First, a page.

- The Washington Times - Monday, September 28, 2015

Republicans in charge of top House committees want to use a fast-track budget tool to take a big bite out of Obamacare and redirect funding away from Planned Parenthood amid controversy over its abortion practice.

Saying it’s “time to put an Obamacare repeal bill on the president’s desk,” the Ways and Means Committee will vote Tuesday to scrap the 2010 law’s most unpopular taxes and mandates through budget “reconciliation.”

That includes the controversial individual mandate requiring Americans to hold health insurance. Without the mandate, the law’s delicate economics would likely fall apart, blowing a hole in President Obama’s signature law.

Budget reconciliation is a complex budget tool that allows Congress to forge new legislation while avoiding a filibuster in the Senate. Democrats used the tool to help pass Obamacare in 2010, although Mr. Obama would still maintain a veto over whatever Congress passes this time around.

For months, Republicans have eyed the budget tool as their best shot at denting Obamacare, although Planned Parenthood joined the reconciliation wish-list after the release of videos that appear to show the organization’s officials negotiating the sale of fetal body parts to be used in research.

Hoping to avert a government shutdown this week, GOP leaders are pushing the reconciliation path and other pro-life maneuvers, including a special House panel to investigate Planned Parenthood, as a way to mollify hardline conservative who’ve refused to accept any short-term funding bill that includes funding for the controversial organization.

The Energy and Commerce Committee will mark up legislation Tuesday that urges the House to redirect funding from Planned Parenthood to community health centers and repeal the Public Health and Prevention Fund, a piece of Obamacare that Republican have decried as a “slush fund.”

Almost simultaneously, Ways and Means Chairman Paul Ryan and his GOP colleagues will vote to repeal Obamacare’s insurance mandates on individuals and employers and a yet-to-be-appointed panel, known as “IPAB,” that was designed to rein in Medicare costs but has been derided by Republicans as an attempt to ration care.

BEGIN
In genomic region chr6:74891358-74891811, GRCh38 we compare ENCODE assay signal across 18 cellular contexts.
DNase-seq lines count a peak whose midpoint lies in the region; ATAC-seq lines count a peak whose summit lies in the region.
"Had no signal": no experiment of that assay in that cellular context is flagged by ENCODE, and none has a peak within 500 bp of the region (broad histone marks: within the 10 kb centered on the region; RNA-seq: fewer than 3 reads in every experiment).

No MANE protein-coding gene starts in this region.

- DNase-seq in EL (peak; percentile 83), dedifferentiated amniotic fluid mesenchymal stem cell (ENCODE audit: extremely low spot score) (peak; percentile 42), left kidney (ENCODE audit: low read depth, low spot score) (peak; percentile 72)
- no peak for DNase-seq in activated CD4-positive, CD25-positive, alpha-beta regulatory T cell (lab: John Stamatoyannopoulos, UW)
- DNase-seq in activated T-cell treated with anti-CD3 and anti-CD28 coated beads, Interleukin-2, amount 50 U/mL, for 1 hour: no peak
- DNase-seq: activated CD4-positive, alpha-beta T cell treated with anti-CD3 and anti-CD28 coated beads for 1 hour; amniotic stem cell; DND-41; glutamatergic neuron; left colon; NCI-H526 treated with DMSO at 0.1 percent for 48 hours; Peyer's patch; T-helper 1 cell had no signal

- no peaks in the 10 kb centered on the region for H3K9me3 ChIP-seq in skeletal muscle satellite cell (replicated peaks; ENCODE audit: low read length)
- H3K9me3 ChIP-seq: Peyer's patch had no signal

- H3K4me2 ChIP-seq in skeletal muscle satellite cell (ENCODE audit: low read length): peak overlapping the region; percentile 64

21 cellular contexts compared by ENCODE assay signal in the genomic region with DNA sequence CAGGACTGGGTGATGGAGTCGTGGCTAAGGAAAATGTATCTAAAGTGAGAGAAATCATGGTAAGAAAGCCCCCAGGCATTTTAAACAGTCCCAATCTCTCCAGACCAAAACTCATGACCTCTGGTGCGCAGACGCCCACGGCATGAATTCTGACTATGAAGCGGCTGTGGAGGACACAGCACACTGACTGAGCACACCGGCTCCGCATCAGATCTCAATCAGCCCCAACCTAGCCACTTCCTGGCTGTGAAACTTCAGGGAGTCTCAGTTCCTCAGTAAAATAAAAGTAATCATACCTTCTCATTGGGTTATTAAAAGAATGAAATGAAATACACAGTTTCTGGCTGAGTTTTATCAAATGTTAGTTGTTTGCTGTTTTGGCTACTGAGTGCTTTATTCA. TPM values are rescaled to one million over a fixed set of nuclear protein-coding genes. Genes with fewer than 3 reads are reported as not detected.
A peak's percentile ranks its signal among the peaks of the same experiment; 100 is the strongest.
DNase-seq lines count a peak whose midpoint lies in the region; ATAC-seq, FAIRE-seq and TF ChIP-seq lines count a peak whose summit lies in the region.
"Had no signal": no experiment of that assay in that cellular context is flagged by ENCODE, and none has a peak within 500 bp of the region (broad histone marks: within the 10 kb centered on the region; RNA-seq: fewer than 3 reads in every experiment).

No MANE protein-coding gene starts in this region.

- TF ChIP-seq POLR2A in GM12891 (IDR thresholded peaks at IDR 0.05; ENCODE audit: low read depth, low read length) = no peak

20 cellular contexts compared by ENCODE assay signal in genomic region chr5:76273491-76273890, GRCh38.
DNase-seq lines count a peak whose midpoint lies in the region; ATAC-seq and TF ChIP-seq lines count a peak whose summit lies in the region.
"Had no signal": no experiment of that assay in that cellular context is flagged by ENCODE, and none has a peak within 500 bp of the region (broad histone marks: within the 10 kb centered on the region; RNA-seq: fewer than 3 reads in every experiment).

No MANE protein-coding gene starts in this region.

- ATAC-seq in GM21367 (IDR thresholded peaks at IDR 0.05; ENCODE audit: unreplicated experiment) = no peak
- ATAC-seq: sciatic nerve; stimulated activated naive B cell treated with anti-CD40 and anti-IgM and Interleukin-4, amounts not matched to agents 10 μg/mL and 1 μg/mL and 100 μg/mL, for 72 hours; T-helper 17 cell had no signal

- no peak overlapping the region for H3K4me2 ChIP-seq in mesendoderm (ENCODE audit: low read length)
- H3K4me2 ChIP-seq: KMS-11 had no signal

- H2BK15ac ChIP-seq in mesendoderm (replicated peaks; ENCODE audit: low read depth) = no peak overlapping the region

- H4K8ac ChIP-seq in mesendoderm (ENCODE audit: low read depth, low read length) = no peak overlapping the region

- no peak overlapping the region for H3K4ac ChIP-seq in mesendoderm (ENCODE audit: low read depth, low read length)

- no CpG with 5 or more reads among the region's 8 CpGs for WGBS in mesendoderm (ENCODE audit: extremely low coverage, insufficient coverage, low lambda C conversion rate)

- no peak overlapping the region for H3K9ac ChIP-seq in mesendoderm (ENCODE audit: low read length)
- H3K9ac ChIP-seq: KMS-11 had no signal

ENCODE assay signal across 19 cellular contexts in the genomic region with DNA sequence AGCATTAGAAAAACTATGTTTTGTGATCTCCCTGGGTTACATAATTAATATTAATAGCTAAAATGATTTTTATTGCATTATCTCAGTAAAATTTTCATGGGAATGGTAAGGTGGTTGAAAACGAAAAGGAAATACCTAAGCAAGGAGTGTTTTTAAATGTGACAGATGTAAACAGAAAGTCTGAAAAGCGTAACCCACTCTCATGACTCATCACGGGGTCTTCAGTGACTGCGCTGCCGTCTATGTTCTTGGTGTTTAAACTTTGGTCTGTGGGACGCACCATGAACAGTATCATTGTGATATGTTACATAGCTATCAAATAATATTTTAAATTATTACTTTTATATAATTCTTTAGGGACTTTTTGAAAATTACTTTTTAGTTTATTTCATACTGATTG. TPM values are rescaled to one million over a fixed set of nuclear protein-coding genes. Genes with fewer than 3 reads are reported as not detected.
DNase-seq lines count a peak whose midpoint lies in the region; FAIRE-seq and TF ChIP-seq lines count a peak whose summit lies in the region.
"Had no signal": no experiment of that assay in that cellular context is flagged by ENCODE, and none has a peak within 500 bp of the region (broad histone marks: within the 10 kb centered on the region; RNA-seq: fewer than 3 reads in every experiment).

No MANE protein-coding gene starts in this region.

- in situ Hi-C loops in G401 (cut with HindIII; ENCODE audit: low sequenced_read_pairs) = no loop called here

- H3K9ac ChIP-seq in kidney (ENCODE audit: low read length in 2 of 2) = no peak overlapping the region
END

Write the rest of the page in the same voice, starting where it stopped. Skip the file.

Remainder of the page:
The committee will also move to repeal the health law’s 2.3 percent excise tax on medical device sales and the so-called “Cadillac tax” that will impose a levy on generous employer health plans starting in 2018.

Instructions in the GOP-authored, fiscal 2016 budget instructed the Ways and Means, Energy and Commerce and Education and the Workforce committees each to draft recommendation for reducing the deficit by at least $1 billion.

The Education and Workforce Committee will meet Wednesday to consider a reconciliation proposal that repeals Obamacare’s “auto-enrollment mandate” on companies with 200 or more full-time workers. The rule automatically enrolls new employees — and re-enrolls existing ones — into a company health plan if the worker fails to affirmatively select a plan or opt out of coverage.

Although the administration hasn’t issued final regulations to implement the rule, GOP lawmakers say it already is sowing confusion.

The committee chairmen blew by a midsummer deadline to produce those recommendations, yet budget instructions remain in place until they’re supplanted by a new budget, so the cutoff date was virtually meaningless.

With a plan taking shape, House Budget Committee is slated to compile the various recommendation into a unified bill for the chamber to consider in the coming weeks.

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